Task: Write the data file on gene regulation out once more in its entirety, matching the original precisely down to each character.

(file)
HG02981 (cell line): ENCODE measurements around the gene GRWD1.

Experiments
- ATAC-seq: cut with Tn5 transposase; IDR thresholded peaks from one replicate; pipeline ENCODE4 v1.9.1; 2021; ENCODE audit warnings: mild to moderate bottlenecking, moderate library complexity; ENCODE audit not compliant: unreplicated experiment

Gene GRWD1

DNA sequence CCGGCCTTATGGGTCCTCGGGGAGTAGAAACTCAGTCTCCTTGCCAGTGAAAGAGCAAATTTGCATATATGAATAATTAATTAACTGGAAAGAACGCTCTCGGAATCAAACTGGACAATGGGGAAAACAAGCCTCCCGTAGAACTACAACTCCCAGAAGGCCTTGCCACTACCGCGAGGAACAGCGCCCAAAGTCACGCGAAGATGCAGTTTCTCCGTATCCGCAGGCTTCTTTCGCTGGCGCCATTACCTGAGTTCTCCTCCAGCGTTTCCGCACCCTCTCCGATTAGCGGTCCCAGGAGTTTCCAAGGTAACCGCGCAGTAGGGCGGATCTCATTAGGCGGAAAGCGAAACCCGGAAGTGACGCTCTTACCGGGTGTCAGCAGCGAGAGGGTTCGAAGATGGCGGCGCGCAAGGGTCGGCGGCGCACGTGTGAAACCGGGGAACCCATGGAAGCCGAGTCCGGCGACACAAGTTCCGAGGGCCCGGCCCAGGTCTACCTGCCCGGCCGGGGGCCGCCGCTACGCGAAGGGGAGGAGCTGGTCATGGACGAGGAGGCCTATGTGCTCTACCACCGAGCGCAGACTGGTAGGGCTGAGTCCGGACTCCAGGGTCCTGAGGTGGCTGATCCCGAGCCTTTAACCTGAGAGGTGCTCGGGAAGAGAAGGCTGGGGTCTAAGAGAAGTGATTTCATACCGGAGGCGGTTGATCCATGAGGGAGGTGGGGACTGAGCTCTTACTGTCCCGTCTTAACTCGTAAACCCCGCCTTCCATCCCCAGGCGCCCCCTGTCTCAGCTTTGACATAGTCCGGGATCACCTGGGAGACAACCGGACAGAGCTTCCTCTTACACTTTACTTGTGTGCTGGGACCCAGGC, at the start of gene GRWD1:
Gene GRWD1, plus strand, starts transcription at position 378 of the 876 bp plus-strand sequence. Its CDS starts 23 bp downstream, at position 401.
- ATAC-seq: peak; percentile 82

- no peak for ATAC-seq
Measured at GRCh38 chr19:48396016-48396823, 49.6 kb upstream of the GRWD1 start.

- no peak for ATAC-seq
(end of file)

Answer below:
HG02981 (cell line): ENCODE measurements around the gene GRWD1.

Experiments
- ATAC-seq: cut with Tn5 transposase; IDR thresholded peaks from one replicate; pipeline ENCODE4 v1.9.1; 2021; ENCODE audit warnings: mild to moderate bottlenecking, moderate library complexity; ENCODE audit not compliant: unreplicated experiment

Gene GRWD1

DNA sequence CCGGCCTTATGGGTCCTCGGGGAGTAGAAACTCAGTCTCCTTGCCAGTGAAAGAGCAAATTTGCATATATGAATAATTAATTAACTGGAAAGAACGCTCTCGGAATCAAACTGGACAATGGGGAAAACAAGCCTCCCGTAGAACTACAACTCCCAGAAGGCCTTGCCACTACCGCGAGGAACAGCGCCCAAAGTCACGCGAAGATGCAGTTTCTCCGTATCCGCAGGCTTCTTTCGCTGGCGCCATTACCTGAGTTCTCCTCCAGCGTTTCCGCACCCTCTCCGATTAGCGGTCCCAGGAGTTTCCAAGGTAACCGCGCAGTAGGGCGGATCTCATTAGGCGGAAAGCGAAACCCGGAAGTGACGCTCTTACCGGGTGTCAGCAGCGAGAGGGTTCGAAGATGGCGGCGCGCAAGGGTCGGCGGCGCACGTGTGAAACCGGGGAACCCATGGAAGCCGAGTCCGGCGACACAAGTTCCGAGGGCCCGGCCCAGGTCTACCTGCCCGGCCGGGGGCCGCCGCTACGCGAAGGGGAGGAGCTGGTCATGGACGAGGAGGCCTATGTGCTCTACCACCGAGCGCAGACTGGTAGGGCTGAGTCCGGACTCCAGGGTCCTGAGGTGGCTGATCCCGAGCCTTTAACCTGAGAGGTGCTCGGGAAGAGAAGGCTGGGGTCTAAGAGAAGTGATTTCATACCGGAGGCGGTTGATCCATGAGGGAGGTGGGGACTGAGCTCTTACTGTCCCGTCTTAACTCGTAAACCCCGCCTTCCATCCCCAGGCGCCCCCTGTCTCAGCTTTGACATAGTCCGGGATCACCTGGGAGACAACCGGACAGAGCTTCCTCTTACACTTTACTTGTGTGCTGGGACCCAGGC, at the start of gene GRWD1:
Gene GRWD1, plus strand, starts transcription at position 378 of the 876 bp plus-strand sequence. Its CDS starts 23 bp downstream, at position 401.
- ATAC-seq: peak; percentile 82

- no peak for ATAC-seq
Measured at GRCh38 chr19:48396016-48396823, 49.6 kb upstream of the GRWD1 start.

- no peak for ATAC-seq